Photo: Jason Kempin/Getty Images for Politicon

The Department of Justice appears to be investigating former FBI director James Comey for illegally leaking information to reporters years ago, The New York Times reports.

Why it matters: Investigations concerning news leaks often take place around the time the information appears in the media, and not years after the fact, per the Times. This investigation raises concerns it might be politically motivated.

  • The Trump administration may be looking to make an example of Comey for leaks, the Times notes.

The state of play: The investigation reportedly focuses on at least two news articles about the FBI and Comey published by The New York Times and The Washington Post in 2017.

  • The articles mention a highly classified Russian government document which influenced Comey's decision to not recommend Hillary Clinton face charges over her use of private emails while secretary of state.

Flashback: This is the second time Comey is being investigated for allegedly leaking information. He was previously investigated for his handling of sensitive information regarding Russia.

The bottom line: “Leak cases are incredibly difficult to prosecute,” former DOJ lawyer Brian J. Fleming told the Times.

  • “They are very challenging to present to a jury both as an evidentiary matter and in terms of presenting a compelling, coherent narrative."

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Sports return stalked by coronavirus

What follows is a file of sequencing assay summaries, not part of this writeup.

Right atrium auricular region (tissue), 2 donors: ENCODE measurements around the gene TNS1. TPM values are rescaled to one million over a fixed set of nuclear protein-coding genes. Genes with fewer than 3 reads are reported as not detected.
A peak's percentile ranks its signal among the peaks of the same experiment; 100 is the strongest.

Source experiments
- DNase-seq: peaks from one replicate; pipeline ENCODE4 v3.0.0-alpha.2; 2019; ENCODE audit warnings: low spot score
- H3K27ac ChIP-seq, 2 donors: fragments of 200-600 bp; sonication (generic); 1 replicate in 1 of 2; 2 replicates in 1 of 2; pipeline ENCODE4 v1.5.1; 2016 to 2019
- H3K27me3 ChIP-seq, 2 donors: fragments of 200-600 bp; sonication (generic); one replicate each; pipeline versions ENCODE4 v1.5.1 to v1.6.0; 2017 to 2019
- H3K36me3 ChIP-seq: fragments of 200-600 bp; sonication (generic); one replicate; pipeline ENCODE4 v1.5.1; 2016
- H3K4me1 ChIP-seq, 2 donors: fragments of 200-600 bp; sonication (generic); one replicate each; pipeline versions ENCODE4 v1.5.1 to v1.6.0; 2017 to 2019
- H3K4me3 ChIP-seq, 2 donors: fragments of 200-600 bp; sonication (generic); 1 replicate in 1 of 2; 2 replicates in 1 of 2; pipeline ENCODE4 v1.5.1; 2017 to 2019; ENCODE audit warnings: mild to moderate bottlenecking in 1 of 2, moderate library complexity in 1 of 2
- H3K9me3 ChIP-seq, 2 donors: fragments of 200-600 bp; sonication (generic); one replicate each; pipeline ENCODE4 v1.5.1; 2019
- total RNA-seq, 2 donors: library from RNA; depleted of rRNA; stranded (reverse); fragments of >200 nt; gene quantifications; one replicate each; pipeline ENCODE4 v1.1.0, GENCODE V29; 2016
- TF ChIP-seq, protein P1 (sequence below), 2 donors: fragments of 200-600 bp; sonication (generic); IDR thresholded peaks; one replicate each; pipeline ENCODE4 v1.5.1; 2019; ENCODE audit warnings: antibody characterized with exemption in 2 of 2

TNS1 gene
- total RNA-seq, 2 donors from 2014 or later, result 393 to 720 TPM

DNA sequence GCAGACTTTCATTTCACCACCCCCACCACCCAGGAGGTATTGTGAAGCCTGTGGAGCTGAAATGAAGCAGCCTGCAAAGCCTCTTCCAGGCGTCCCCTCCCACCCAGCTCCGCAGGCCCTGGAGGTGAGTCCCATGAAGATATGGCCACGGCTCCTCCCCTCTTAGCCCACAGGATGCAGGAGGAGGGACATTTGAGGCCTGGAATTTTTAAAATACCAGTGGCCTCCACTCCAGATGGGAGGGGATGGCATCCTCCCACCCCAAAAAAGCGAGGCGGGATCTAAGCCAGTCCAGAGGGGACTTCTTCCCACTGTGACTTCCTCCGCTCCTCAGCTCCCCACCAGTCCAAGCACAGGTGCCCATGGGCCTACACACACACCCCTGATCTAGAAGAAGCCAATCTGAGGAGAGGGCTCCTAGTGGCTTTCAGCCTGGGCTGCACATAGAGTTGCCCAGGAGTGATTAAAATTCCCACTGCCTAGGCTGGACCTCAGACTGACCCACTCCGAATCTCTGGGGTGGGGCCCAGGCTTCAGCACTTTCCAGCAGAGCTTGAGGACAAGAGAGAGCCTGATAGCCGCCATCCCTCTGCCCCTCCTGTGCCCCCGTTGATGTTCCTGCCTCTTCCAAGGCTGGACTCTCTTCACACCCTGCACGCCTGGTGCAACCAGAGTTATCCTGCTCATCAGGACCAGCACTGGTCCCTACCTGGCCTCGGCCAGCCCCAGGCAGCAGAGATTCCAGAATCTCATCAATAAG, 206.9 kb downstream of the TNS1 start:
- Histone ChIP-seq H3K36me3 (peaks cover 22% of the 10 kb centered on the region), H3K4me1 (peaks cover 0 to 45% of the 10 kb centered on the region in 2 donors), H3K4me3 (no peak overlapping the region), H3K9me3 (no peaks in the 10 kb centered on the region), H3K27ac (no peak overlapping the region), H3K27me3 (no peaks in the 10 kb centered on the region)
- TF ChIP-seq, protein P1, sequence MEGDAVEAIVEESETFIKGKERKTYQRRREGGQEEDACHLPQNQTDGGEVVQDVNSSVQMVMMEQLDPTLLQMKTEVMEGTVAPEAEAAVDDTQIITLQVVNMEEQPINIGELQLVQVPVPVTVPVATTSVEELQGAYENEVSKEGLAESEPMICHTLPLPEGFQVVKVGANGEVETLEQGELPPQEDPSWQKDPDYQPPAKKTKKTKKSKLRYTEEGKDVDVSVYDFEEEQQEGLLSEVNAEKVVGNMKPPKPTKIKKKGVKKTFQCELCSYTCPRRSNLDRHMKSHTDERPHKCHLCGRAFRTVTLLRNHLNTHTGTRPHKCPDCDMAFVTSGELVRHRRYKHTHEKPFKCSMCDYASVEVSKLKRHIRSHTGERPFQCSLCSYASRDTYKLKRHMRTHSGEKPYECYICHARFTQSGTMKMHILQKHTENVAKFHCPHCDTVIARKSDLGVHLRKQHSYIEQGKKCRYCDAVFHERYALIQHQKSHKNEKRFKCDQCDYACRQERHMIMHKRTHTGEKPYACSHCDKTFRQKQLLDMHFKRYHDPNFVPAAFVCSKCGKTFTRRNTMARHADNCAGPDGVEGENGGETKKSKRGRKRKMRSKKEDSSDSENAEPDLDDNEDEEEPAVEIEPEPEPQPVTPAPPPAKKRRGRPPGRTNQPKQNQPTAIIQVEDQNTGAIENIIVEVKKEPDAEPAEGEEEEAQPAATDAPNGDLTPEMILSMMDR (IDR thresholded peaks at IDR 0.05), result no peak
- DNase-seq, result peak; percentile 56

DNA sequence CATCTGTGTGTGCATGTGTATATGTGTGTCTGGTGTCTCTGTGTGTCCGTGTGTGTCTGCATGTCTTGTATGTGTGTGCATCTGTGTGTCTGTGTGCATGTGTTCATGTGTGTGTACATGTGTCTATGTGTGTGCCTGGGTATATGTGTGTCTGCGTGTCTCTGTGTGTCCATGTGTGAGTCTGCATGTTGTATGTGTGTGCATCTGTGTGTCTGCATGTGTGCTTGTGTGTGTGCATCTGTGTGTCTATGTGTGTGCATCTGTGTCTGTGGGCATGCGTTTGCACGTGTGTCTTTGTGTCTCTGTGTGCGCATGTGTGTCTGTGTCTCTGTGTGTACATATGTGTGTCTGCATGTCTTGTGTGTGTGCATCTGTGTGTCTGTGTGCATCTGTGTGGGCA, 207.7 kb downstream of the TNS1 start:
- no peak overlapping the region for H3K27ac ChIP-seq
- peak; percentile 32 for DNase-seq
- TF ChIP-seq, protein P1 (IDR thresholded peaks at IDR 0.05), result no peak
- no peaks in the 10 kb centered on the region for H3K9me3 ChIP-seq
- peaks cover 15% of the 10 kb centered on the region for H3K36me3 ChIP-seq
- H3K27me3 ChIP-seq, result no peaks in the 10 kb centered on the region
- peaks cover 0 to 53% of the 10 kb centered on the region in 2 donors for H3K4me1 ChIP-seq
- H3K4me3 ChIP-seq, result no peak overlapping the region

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When MLB teams arrived at the ballpark this weekend for the first summer workouts of 2020, the comforting sounds of baseball brought smiles to players' faces.

Between the lines: Even the loudest crack of the bat couldn't mask the eerie silence or distract from the ever-present coronavirus threat.

239 scientists call on WHO to recognize coronavirus as airborne

People walk at the boardwalk in Venice Beach. Photo: Apu Gomes/AFP via Getty Images

A group of 239 scientists in 32 countries is calling for the World Health Organization to revise its recommendations to account for airborne transmission as a significant factor in how the coronavirus spreads, the New York Times reports.

The big picture: The WHO has said the virus mainly spreads via large respiratory droplets that fall to the ground once they've been discharged in coughs and sneezes. But the scientists say evidence shows the virus can spread from smaller particles that linger in air indoors.

Updated 2 hours ago - Politics & Policy

Coronavirus dashboard

Illustration: Aïda Amer/Axios

  1. Global: Total confirmed cases as of 9 a.m. ET: 11,294,859 — Total deaths: 531,419 — Total recoveries — 6,078,552Map.
  2. U.S.: Total confirmed cases as of 9 a.m. ET: 2,839,917 — Total deaths: 129,676 — Total recoveries: 894,325 — Total tested: 34,858,427Map.
  3. States: Photos of America's pandemic July 4 ICU beds in Arizona hot spot near capacity.
  4. Public health: U.S. coronavirus infections hit record highs for 3 straight days.
  5. Politics: Trump extends PPP application deadlineKimberly Guilfoyle tests positive.
  6. World: Mexican leaders call for tighter border control as infections rise in U.S.
  7. Sports: 31 MLB players test positive as workouts resume.
  8. 1 📽 thing: Drive-in movie theaters are making a comeback.